The Countryside and Rights of Way (CROW) Act 2000 (Part 1) came into effect across England in 2005. The Act provides a new right of open access allowing people to walk freely over areas of mapped open country (mountain, moor, heath, down) and registered common land.
The National Open Access Monitoring Programme was set up to evaluate the long-term impact of implementing the new access rights.
The National Open Access Visitor Survey (NOAVS) 2006 – 2008 represents one of the largest elements of the monitoring programme. It was set up to provide site specific and spatial use data of actual users of Access Land. The monitoring techniques developed and tested are to be used to guide the development of standard on-site visitor monitoring approaches and the findings guide integrated access management best practice that can be used to deliver wider Access & Engagement outcomes.
The findings have already been used to inform the reassessment of restrictions on specific sites of biodiversity and land management concern to understand whether positive access management or statutory restrictions are proving effective in protecting sensitive habitats and species to access. The findings are to also inform future Open Access regulation, communication activity and integrated access delivery. The implementation of the Coastal Access programme and the development of its evaluation and monitoring framework will also be informed.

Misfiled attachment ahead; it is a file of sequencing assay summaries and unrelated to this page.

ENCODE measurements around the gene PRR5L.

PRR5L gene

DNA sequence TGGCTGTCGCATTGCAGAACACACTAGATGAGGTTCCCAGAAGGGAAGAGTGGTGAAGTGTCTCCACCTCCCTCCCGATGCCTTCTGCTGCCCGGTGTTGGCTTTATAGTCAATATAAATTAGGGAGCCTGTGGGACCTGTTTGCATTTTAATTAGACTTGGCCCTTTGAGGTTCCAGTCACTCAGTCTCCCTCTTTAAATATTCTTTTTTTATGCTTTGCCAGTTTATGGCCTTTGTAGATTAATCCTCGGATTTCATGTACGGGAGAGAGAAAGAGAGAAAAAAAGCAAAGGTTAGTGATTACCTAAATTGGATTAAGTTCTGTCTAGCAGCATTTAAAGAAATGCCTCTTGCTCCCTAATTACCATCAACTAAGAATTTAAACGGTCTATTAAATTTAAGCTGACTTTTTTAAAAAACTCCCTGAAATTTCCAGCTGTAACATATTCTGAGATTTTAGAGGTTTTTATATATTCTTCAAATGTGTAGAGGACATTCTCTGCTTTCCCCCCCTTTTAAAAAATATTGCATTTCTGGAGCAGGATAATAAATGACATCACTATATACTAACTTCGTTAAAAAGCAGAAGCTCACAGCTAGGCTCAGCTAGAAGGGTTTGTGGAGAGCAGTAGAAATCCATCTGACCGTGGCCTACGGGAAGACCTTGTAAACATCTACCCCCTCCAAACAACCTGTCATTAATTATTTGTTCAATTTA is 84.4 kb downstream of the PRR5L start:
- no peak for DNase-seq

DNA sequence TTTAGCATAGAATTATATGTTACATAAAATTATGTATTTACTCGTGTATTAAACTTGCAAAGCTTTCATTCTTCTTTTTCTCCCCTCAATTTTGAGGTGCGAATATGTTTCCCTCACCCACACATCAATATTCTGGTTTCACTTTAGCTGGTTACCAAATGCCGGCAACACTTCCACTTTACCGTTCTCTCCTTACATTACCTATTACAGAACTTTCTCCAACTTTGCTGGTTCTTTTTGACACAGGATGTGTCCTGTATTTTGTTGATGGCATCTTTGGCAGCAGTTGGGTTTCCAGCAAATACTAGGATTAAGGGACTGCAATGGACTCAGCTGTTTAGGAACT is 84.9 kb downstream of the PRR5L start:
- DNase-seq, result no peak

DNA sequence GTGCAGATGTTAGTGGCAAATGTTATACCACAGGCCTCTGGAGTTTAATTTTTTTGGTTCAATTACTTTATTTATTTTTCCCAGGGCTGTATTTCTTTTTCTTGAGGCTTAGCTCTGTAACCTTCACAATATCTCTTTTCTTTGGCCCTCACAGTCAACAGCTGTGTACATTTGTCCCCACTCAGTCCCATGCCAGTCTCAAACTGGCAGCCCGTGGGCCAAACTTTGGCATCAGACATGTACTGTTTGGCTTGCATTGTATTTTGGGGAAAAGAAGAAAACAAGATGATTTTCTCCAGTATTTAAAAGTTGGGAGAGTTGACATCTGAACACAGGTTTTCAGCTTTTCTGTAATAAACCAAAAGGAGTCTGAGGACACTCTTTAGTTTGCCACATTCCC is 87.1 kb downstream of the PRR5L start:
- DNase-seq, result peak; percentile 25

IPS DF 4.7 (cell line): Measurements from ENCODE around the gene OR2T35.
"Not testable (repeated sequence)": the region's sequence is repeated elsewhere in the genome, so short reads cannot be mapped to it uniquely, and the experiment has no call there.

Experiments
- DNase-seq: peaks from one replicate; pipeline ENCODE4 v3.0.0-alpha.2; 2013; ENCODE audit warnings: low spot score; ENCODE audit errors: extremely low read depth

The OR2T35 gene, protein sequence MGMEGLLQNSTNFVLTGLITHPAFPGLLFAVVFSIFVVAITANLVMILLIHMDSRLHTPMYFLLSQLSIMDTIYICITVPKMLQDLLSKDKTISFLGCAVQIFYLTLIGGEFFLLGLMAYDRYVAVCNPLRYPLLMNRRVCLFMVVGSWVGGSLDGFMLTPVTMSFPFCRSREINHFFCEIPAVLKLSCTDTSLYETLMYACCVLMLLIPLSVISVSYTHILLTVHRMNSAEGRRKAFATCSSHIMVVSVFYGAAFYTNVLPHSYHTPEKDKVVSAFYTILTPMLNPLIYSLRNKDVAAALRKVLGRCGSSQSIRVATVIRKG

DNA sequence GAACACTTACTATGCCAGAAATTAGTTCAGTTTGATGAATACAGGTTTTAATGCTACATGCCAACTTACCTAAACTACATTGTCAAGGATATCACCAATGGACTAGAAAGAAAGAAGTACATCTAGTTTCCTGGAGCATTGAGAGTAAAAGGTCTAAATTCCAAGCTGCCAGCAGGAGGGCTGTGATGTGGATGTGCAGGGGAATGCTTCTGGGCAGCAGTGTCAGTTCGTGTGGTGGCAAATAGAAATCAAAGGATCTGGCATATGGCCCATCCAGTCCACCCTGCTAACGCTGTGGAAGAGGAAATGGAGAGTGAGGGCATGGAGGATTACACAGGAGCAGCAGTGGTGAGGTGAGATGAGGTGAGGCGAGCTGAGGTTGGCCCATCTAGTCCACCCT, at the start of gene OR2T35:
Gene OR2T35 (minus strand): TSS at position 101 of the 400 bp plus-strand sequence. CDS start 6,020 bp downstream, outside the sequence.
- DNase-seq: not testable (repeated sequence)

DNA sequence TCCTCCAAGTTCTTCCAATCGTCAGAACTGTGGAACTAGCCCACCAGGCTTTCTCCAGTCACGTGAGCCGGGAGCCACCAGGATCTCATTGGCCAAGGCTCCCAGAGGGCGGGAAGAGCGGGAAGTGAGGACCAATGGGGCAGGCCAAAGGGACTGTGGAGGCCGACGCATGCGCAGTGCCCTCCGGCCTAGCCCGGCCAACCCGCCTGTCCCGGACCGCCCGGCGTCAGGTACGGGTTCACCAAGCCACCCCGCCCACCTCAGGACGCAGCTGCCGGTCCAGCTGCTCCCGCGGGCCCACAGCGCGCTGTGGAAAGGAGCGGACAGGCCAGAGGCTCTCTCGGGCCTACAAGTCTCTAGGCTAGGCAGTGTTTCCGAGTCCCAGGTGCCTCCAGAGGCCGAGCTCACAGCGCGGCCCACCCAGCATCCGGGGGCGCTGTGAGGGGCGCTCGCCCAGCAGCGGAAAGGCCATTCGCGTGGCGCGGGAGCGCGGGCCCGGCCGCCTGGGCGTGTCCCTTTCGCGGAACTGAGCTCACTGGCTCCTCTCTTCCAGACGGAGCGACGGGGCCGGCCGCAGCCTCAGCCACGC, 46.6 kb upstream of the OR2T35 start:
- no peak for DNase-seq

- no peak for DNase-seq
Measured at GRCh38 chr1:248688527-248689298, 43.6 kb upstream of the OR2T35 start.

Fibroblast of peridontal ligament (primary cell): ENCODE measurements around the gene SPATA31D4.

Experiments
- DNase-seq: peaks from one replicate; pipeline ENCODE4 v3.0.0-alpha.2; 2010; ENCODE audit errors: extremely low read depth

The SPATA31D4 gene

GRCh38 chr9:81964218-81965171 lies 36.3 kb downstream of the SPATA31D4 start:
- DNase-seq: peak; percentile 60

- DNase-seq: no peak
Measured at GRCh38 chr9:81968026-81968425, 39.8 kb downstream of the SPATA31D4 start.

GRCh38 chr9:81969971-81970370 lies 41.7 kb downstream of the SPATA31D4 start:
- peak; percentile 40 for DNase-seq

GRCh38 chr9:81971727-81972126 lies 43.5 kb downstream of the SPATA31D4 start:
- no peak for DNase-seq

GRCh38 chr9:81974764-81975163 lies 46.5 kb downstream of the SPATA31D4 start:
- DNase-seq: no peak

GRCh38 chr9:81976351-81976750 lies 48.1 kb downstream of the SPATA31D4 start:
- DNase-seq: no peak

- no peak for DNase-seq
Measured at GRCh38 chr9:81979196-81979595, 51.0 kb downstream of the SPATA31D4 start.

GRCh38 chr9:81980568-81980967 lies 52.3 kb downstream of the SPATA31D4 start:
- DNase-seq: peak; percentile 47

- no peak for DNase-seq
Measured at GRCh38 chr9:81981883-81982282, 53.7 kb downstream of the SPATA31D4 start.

This report is being published as part of a package of reports relating to monitoring the impacts of (CROW) Act 2000 (Part 1). These include:
Executive Summary, Communications and Access Management Commissioned Reports of the NOAVS (2006 to 2008) published in three parts NECR036a, NECR036b and NECR036c;
Breeding Bird Survey (BBS) Pilot Study (2006) NECR040; and
Upland Breeding Bird Survey (UBBS) (2007) NECR041.